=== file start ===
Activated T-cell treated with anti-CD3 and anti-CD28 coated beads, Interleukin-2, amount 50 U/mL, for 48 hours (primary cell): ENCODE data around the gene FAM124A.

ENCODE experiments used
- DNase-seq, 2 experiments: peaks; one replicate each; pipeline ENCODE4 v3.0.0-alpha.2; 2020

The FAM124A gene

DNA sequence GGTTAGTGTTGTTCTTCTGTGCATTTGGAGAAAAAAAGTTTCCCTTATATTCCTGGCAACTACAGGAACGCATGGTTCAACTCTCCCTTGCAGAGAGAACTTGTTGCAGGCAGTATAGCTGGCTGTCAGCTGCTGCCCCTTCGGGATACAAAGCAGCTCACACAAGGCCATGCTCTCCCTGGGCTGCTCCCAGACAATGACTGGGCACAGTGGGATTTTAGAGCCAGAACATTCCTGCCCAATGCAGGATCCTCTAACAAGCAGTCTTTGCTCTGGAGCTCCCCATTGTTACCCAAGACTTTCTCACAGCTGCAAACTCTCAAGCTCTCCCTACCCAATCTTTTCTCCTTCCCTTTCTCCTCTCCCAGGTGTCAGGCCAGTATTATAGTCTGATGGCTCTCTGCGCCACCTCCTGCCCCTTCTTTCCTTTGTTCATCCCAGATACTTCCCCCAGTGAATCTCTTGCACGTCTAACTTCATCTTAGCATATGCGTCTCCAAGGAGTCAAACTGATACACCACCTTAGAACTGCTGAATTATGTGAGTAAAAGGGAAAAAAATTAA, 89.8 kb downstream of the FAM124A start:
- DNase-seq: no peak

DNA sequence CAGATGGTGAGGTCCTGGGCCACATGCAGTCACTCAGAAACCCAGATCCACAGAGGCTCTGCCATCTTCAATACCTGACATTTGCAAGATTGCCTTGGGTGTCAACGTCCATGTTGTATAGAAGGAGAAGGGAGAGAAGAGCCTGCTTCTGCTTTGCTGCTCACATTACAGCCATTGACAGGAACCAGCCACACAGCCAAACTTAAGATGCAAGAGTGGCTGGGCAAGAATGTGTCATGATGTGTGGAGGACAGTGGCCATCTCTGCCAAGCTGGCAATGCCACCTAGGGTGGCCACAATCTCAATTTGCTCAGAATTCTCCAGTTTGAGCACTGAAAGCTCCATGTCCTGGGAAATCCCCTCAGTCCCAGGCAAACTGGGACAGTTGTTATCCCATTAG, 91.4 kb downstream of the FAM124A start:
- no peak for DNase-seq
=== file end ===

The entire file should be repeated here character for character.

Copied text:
Activated T-cell treated with anti-CD3 and anti-CD28 coated beads, Interleukin-2, amount 50 U/mL, for 48 hours (primary cell): ENCODE data around the gene FAM124A.

ENCODE experiments used
- DNase-seq, 2 experiments: peaks; one replicate each; pipeline ENCODE4 v3.0.0-alpha.2; 2020

The FAM124A gene

DNA sequence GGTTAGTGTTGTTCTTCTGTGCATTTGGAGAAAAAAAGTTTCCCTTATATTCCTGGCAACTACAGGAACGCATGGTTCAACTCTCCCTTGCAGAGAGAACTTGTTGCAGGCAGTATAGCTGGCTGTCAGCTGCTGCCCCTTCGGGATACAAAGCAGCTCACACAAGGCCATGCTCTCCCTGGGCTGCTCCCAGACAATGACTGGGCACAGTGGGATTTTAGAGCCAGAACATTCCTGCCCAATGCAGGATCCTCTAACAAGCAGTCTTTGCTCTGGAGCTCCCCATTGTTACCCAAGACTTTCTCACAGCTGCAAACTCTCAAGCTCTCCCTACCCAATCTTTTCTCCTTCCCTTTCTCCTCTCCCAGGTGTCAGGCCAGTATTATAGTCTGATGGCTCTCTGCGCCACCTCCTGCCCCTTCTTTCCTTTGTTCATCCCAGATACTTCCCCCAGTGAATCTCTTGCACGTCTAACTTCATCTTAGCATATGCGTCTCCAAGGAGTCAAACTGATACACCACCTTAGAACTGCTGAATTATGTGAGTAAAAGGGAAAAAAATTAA, 89.8 kb downstream of the FAM124A start:
- DNase-seq: no peak

DNA sequence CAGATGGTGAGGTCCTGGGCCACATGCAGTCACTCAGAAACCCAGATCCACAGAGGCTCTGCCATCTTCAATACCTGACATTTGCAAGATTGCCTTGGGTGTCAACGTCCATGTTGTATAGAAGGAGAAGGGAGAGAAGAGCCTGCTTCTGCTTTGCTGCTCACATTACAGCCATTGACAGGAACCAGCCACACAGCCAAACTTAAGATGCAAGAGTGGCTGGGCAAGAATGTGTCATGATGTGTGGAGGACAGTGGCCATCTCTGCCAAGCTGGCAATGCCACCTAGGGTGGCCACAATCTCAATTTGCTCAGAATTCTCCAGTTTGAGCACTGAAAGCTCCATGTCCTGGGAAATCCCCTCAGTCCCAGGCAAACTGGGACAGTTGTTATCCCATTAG, 91.4 kb downstream of the FAM124A start:
- no peak for DNase-seq